Friday, October 31, 2008

Clap your hands

I became enchanted tonight. For a couple hours I fell into a world that has intrigued me since I was a child. Peter Pan and Neverland.

I watched the movie "Finding Neverland" and while the movie was about how James Barries created Peter Pan and his inspiration, I still heard the echoes of Mary Martin. My first Peter Pan. I even could picture the Disney Peter and the fairy dust sprinkled around the room.

Peter Pan is the boy who won't grow up. The very spirit of youth, he travels from the enchanted isle of Never Land to London just to hear Wendy Darling spin tales about him and his adventures. While his ego may seem inflated at times, even his arch-nemesis, Captain Hook, knows that Pan's no ordinary boy. Time makes little difference to him. Life is nothing but fun, whimsy, and adventure when you never grow up. That is what life should be. Fun, whimsy and adventure.

One of my earliest childhood memories is of watching Mary Martin as Peter. My eye big and round and then jumping on couch and chair with blonde hair and endless energy. I tried so hard to fly. I have to say, I think I may have done it. For a second or two in the time between leaping from the couch to the chair there was that almost timeless moment of flight. I told my father I never wanted to grow up. I wanted to be a Lost Boy. Neverland would be just a wondrous place to live.

There is an entire generation just like me. Baby boomers that grew up with this stagy but magical production, somewhat like the Cinderella stage production that was filmed and shown on tv and starred Leslie Ann Warren and the guy that went on to be Dr. Quartermaine from General Hospital. I remember that one also. Singing "I Won't Grow Up," "I've Gotta Croooow," and "Neverland." It's hard to know what sophisticated CGI youngsters of today would make of it, but their parents will gladly sit and watch with them. I can still sing the songs and remember the lyrics.

I had a great Peter Pan costume one Halloween. Only I couldn't go trick or treating. I had fallen and hurt my ankle just a couple days before. No, I had not been trying to fly exactly, but I was trying to show my Mom how many porch steps I could leap off of in one time. "Watch me Mom, watch me!!!!!" I was trying to be the Evil Knevil of our house.

My Mom had me sit on the porch and hand out candy. So I handed out candy -while in costume which made it fun, but still not as much fun as running from house to house. My mother had made my outfit and it was cool. Of course she made all of our costumes. I lovaed that we didn't have store bought and may have even snubbed our noses at the silly masks and plastic that was supposed to be a costume. Not realizing that for some it was all they had (what snobs we kids were.) Mom's creativity and ability to what is now called 'think outside the box' was a wonderful plus to our family. I am lucky because my Dad was very creative also. It made life in our family interesting. I try to follow in their footsteps.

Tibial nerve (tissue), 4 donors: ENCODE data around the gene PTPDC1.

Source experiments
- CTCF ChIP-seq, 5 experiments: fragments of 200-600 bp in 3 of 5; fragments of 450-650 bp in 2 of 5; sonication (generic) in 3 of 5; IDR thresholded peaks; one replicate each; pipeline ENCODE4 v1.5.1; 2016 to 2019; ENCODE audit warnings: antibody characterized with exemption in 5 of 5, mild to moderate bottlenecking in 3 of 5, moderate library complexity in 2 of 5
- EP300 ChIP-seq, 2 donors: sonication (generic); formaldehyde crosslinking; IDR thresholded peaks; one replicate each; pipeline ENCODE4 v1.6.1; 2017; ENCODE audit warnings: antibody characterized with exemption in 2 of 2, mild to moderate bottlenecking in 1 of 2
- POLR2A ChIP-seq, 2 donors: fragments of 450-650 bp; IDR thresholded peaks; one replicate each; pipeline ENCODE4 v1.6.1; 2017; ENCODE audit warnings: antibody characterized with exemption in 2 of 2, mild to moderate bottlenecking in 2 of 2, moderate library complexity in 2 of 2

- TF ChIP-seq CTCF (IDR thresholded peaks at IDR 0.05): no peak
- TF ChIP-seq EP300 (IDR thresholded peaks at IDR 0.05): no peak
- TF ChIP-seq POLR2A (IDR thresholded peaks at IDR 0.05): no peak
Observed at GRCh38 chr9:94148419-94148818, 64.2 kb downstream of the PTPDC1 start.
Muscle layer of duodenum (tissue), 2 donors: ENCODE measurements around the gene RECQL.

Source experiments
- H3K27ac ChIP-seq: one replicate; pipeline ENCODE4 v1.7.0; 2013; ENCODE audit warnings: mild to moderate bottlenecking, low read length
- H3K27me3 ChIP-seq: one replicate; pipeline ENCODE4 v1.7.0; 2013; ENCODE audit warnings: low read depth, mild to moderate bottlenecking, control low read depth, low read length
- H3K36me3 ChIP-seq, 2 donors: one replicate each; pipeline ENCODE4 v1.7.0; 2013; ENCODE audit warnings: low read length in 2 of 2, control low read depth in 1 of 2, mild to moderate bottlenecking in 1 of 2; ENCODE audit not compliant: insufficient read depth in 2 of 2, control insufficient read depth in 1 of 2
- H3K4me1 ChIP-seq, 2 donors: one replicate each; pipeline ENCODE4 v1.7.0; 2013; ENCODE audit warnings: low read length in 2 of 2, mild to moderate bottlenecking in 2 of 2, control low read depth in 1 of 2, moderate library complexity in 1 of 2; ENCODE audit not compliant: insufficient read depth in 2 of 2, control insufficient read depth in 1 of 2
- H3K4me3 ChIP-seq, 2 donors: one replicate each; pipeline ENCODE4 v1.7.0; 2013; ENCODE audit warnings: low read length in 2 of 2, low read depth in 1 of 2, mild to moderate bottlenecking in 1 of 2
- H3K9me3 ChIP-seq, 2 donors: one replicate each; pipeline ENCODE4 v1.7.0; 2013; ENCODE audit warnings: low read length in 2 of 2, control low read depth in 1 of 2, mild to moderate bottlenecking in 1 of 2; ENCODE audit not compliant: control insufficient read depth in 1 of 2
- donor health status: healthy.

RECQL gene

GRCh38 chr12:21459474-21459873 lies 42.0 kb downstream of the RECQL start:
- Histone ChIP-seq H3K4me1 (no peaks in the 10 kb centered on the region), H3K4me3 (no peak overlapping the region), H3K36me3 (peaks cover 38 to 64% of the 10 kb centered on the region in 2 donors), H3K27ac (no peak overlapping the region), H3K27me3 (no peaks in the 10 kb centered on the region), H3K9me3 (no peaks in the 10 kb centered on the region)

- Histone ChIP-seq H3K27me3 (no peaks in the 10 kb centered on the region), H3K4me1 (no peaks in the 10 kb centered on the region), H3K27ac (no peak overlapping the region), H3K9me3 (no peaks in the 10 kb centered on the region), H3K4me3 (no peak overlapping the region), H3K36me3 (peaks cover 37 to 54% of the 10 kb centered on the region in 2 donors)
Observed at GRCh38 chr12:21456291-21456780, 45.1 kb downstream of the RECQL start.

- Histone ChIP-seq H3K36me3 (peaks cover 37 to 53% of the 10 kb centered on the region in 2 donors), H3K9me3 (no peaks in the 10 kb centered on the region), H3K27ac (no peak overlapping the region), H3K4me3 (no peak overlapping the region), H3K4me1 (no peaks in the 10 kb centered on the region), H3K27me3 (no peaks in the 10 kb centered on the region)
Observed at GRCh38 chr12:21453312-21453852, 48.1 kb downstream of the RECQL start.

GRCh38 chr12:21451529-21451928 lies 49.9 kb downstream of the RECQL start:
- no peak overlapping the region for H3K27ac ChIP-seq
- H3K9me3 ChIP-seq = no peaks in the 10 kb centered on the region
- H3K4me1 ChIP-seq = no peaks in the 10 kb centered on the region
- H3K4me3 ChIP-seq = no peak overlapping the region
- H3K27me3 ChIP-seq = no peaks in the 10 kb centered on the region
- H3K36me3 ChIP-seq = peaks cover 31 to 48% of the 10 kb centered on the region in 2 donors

I have finally learned that adulthood is inevitable, and the world is not the Neverland that I imagined as a child. I was speaking to some friends the other day and we talked about how we have changed from when we were in our 30's till now and how subtle it has been. I think it was when Jim died that I had to 'grow up'. While we were a team, there was still some small hint that Neverland could be found - that house with a yard that we were searching the net for in April 2007 so when his transfer came thru we could move. I mentioned this to my Dad last year and he said he was sad to hear that I was losing the magic of Neverland. Of course, then I was sad. He told me it was okay to be an adult and still remember the magic.

"I won't grow up!"
When Jim died there seemed to be no choice. As we grow older, we discover that there is pain greater than the cuts that we used to cry about when we were children. Sometimes the pain can be so bad that the only thing that can seem to end it is if we end our very existence. And we wonder why. It is then that if we are lucky, and have some fairy dust sprinkled on us, we learn that there are friends and family that can support us in our time of need and help us stand and be strong when the feeling comes to just lay down and give up. Our friends and family are the 'tribe' that works together.

I can put my hand on my chest. I can close my eyes. I can hear Peter whispering in my ear "think of a wonderful thought" and I can feel the heavy weight lift a little.

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